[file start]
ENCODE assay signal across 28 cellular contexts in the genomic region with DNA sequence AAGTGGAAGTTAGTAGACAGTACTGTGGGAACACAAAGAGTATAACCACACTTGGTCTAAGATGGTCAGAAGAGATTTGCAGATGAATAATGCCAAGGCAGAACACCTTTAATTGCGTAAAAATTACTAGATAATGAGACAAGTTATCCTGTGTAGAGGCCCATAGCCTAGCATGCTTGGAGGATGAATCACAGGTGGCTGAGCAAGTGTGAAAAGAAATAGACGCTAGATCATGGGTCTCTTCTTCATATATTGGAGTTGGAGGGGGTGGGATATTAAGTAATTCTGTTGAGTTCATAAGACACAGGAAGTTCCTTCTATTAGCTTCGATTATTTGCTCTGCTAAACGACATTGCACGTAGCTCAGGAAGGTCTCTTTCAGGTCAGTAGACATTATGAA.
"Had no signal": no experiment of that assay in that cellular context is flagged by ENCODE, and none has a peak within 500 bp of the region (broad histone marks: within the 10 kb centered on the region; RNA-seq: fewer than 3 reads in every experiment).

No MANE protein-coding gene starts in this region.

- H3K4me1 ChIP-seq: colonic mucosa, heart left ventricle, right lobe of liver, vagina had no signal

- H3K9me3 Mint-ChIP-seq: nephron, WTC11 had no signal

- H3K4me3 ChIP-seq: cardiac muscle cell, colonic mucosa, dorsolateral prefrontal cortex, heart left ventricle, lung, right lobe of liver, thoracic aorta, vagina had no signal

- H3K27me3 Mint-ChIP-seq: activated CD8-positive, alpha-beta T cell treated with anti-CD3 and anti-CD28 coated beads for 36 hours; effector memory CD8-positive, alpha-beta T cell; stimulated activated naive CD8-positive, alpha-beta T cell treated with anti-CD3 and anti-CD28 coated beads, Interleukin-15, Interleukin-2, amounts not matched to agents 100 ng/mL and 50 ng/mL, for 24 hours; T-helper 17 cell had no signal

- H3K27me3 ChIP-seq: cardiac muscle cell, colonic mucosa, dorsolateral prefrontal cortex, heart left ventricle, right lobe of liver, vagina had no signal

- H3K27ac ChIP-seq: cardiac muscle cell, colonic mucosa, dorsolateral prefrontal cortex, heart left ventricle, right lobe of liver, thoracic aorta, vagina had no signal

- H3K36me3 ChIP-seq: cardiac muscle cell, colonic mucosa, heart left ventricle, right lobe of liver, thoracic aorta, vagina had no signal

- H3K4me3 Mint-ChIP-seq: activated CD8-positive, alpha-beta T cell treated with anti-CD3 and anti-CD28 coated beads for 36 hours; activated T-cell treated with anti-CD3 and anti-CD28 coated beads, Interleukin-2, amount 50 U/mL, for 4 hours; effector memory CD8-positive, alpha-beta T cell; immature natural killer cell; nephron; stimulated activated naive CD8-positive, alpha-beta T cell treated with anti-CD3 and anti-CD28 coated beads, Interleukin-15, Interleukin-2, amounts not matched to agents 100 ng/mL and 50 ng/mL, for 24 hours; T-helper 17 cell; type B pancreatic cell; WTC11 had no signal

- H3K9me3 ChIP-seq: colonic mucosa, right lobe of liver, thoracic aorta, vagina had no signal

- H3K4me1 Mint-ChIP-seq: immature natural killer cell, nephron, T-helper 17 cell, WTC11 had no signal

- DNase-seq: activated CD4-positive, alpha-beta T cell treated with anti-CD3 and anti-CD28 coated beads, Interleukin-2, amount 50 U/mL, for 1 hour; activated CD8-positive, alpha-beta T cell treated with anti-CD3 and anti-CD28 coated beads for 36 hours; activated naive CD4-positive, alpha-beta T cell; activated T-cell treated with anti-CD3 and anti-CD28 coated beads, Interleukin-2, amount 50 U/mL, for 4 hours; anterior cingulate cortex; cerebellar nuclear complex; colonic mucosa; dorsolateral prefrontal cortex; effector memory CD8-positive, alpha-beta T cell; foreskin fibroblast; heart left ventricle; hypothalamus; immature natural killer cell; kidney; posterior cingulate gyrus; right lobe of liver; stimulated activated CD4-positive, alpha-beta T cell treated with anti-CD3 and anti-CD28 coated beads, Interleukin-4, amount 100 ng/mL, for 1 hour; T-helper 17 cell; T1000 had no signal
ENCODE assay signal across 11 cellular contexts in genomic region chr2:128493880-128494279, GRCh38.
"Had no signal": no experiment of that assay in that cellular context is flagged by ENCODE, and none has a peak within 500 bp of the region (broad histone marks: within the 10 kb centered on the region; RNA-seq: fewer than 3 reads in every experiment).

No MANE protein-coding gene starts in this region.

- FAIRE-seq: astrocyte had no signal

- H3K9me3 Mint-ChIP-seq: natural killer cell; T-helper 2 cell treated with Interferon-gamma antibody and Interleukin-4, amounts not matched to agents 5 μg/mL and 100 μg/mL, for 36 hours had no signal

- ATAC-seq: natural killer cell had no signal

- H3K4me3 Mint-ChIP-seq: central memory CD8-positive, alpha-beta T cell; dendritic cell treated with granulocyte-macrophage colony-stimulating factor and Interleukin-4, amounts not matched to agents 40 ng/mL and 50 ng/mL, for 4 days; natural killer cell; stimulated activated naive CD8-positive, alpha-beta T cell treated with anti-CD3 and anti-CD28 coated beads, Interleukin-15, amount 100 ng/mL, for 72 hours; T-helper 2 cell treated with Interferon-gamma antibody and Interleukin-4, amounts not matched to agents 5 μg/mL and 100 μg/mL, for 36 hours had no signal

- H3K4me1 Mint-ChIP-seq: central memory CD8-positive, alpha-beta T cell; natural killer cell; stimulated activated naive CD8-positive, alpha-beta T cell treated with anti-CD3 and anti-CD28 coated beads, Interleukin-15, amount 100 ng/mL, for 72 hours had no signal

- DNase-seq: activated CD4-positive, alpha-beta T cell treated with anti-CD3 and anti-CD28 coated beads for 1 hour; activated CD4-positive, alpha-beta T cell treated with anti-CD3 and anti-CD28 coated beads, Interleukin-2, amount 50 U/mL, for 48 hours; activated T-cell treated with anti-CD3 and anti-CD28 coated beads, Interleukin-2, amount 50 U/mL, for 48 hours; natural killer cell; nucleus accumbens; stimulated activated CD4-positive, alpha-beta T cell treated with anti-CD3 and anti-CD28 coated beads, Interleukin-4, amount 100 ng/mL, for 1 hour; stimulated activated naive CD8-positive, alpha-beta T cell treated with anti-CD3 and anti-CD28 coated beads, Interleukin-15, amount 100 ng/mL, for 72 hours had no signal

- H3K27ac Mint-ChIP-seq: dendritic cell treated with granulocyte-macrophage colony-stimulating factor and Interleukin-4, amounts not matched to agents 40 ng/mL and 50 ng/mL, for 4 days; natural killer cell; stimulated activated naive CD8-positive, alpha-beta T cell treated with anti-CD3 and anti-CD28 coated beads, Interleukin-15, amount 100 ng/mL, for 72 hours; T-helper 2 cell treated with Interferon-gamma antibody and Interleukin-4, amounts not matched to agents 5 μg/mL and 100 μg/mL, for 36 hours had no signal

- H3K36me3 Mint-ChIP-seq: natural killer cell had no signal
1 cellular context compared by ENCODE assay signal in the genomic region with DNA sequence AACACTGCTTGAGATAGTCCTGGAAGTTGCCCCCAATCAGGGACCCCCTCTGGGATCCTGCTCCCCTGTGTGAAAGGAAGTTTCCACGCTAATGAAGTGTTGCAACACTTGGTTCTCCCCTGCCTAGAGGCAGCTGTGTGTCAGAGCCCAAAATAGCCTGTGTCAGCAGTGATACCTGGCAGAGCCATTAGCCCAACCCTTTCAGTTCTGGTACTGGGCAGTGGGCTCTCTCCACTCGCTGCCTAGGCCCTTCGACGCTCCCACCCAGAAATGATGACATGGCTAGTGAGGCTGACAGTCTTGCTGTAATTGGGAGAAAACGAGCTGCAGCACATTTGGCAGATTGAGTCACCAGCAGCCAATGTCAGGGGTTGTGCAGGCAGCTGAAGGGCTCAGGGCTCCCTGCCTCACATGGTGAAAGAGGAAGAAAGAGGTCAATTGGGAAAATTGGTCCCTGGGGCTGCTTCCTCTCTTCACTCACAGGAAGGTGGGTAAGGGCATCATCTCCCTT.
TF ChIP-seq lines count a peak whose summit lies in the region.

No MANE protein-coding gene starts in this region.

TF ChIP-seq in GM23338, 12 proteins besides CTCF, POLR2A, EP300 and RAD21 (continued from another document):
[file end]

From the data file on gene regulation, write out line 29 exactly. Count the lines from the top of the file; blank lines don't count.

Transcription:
TF ChIP-seq in GM23338, 12 proteins besides CTCF, POLR2A, EP300 and RAD21 (continued from another document):